Getting lost in Toronto was the first. Happens to everybody, right? Especially when traffic lights and the one-way streets don’t cooperate. Yet even as I was driving in circles, talking to my son on the phone (you were allowed in those days), and he was begging me to calm down, I did not. Sure, I allowed that first arrow to penetrate as deep and as painfully as it could.

But that second arrow – the self-inflicted one that shot out of my quiver when I slammed the door and then the muffin – THAT was all me. I did have a choice at that moment. I could have opened the car door more gently in the tight space. I could have cleaned up the cream cheese later. I could have eaten the damn muffin instead of annihilating it. I could have taken a few deep breaths, calmed my head and gone to enjoy a happy visit with my son.

But noooooooooo. I chose the 2nd arrow. I chose to shoot it. At myself. How stupid is that? I chose to have a temper tantrum in an underground parking garage in downtown Toronto and I chose to murder a poor defenseless and probably delicious cream-cheese covered muffin because …

Yeah. Good question.

Because why?

Because I had not learned how to control my mind. My thoughts. My base (and by base I mean lowest of the low) reactions. I had not taught myself to do that.

And teach ourselves we must. We must learn by conscious effort and then practice, practice, practice. We must stop ourselves just as we are readying that 2nd arrow for attack and we must say (quietly) – what the fuck? I just got hurt! Why do I want to hurt further? Doesn’t it make more sense to overcome the first hurt and move on with my lovely life?

I have managed a better (or more peaceful) response on occasion. On the first Christmas morning after my ex-husband and I split up, he came to my house to share the day with our son and me. I was also preparing for the family dinner and at one point, while he was using the bathroom, I tried to move a table and ended up shattering a full bottle of red wine on the ceramic floor. When he came into the kitchen and saw red everywhere, there I was, calmly cleaning up the mess.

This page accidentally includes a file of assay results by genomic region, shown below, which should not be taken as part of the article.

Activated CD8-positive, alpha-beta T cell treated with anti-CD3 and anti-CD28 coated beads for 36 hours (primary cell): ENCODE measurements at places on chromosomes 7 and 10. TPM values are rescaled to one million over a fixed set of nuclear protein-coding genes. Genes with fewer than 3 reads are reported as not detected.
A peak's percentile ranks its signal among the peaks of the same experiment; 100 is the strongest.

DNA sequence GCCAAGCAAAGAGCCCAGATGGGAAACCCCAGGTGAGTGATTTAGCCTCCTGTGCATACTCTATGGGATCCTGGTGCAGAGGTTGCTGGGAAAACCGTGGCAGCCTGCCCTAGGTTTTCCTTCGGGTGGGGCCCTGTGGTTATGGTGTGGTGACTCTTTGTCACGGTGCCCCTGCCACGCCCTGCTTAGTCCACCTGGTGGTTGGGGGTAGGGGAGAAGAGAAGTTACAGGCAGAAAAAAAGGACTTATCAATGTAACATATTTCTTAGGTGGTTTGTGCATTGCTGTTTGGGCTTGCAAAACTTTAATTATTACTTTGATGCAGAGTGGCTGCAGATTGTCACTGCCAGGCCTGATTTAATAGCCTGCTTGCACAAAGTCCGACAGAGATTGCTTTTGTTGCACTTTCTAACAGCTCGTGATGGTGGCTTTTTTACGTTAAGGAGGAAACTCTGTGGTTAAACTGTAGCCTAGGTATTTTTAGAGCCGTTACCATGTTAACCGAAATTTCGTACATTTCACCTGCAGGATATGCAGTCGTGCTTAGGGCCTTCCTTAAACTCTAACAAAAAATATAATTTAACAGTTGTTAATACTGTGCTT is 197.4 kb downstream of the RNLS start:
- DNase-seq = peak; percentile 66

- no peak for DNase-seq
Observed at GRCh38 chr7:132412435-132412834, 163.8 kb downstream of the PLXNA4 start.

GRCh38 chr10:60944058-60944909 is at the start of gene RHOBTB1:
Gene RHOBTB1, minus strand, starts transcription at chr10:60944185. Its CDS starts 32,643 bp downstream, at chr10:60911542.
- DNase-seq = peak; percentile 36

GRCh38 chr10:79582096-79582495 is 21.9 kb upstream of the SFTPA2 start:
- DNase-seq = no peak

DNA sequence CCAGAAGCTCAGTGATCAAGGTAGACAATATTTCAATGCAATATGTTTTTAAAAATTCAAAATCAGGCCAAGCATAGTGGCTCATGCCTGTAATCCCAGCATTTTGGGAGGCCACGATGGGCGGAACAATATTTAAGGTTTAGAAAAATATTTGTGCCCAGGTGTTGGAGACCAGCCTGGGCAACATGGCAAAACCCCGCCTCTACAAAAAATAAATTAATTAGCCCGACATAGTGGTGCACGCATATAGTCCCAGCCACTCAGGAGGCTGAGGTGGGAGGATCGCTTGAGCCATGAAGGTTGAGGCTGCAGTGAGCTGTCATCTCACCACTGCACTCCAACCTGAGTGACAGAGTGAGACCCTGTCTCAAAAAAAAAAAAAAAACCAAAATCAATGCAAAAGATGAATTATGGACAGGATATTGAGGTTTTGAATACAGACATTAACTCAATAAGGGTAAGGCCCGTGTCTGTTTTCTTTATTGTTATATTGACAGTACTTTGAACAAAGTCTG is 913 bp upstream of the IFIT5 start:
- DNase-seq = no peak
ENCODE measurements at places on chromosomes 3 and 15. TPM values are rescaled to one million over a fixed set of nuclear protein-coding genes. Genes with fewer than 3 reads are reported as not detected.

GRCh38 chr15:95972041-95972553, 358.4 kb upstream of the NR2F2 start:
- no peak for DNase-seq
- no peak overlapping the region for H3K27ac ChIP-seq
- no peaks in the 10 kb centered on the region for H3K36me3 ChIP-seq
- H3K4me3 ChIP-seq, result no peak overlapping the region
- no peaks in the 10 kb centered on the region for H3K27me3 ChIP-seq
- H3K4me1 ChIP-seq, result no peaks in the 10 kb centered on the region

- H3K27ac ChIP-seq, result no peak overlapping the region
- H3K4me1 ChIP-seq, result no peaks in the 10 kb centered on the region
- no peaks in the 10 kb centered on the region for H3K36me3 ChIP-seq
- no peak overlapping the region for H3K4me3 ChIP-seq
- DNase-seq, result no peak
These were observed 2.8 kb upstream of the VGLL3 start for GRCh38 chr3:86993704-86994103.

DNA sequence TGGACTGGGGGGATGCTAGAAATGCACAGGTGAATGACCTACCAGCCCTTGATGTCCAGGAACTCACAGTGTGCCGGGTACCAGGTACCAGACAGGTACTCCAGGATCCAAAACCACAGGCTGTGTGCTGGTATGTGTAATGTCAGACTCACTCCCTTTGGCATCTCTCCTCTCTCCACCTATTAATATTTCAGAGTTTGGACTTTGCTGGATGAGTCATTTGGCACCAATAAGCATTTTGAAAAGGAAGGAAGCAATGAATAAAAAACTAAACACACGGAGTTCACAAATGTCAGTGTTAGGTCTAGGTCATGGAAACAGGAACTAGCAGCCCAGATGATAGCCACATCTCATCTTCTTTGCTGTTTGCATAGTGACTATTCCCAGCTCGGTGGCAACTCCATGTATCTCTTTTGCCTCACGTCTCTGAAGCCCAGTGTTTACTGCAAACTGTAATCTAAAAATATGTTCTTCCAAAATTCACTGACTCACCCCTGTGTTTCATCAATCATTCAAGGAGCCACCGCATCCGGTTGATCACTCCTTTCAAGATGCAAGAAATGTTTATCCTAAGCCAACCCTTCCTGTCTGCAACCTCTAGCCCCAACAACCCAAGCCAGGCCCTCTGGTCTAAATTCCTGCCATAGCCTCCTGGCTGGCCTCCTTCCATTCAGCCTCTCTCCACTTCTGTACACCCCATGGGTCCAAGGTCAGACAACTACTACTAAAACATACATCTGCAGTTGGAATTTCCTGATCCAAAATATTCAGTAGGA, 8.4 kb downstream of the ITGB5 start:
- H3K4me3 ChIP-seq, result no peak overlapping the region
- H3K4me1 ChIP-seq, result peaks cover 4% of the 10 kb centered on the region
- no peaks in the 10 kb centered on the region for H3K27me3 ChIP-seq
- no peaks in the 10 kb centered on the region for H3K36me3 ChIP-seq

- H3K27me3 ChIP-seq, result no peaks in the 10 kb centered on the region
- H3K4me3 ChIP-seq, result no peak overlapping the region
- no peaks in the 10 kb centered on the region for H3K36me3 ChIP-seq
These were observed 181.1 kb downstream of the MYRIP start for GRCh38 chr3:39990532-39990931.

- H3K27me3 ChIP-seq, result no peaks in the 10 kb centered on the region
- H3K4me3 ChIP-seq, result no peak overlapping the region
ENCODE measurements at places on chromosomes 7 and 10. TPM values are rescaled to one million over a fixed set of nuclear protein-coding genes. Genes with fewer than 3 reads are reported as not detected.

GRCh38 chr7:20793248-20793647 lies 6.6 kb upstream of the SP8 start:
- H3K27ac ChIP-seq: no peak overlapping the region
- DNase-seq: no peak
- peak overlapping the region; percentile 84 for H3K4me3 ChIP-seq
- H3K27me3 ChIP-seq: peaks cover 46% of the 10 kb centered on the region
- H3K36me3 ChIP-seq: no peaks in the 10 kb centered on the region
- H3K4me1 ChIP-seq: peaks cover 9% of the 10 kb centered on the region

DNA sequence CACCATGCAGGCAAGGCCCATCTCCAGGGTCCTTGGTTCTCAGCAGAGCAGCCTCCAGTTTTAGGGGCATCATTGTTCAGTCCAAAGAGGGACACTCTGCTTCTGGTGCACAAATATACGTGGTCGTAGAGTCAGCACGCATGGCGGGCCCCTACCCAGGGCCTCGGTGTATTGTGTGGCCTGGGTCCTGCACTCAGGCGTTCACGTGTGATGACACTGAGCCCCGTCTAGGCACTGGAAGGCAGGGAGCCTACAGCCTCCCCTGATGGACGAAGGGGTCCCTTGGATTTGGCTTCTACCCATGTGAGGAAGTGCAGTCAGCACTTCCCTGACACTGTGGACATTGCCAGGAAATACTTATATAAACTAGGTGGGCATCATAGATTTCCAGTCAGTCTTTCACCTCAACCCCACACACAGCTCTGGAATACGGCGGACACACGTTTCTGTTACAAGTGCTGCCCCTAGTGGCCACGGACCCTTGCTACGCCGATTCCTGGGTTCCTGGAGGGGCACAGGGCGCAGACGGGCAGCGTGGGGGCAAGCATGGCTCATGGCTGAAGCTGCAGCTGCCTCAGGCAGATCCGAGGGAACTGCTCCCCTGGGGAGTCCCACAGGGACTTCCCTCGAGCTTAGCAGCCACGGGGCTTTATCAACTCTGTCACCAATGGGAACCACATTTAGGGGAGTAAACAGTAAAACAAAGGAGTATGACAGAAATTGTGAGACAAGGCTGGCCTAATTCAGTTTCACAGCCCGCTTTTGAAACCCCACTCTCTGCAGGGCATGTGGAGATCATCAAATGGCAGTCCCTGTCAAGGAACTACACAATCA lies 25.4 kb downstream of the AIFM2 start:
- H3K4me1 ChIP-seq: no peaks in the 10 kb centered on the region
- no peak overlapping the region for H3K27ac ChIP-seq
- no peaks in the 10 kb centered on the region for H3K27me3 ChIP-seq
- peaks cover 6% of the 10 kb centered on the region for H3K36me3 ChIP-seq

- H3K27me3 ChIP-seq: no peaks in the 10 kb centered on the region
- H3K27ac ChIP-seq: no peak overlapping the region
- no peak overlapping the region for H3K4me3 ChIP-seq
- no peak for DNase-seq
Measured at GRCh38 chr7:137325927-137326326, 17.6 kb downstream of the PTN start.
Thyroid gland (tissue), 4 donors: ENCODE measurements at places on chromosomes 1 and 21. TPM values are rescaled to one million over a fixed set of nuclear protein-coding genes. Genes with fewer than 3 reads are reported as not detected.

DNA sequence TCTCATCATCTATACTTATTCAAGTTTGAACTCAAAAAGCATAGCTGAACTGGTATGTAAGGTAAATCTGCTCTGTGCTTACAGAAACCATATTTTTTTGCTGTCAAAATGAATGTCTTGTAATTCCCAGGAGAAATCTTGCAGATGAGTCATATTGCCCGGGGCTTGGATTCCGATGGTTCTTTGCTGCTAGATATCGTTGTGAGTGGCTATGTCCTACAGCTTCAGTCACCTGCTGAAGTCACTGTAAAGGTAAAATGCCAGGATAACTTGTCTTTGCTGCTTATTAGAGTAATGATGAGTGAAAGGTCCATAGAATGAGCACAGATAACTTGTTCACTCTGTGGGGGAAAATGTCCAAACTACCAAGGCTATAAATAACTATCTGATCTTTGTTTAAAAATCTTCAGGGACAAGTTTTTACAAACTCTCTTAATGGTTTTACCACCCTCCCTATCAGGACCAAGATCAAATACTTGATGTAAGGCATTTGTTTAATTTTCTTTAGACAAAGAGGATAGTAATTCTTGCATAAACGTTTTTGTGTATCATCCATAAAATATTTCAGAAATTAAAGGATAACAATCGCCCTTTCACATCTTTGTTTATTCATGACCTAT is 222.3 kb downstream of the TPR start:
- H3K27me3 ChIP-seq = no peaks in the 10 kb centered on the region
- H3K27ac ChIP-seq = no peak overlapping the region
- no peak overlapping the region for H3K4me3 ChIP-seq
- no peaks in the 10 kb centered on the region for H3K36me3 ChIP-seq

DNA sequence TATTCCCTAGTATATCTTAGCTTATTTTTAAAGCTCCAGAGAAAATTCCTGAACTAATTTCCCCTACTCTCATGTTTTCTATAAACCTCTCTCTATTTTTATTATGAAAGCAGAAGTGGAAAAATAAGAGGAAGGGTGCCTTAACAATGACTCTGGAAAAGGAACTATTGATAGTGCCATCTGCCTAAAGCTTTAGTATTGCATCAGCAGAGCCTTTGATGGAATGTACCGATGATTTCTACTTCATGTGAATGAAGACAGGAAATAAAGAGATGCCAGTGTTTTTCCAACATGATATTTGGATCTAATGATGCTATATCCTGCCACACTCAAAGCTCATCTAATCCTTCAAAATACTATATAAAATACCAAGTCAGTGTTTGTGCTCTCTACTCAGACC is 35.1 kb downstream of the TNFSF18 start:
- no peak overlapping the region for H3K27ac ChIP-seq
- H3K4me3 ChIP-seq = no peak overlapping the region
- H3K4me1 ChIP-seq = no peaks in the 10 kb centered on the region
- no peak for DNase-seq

“What happened?” he exclaimed in disbelief.

“I broke a bottle of wine,” I sighed and carried on wiping.

There was a brief silence and then “Who are you and what have you done with Vickie?”

My darling ex was vaguely familiar with my short fuse and somewhat vocal reactions to negative stimuli. But there I was, all Zen. Hey, I was involved with a yoga instructor at the time and that shit rubs off!

On another occasion I had just arrived at the radio station where I hosted a midday show. Somehow in the exiting of my sporty little vehicle, handbag, paperwork and large Tim’s coffee all in hand, with the lid on said coffee not securely fastened by the lovely lady who had passed it out the window, I managed to squirt scalding coffee all over my new Gap blue jeans. Literally all over.

I was livid. And in a bit of pain. But mostly livid at that broad’s ineptness and livid that I would have to spend a full day in wet, stained jeans. My comfort and my vanity were both supremely compromised!

Until I walked into the station and realized that me having a tantrum was not conducive to A) my fun-loving radio show or B) my fun-loving relationship with my colleagues. So what did I do?

I got creative. I got on the phone, called the Gap which happened to be in the mall next door and asked if they could pretty please deliver a pair of size 10 boot-cut regulars (or something like that) to the radio station across the street, after which I would give them untold kudos and love on my show.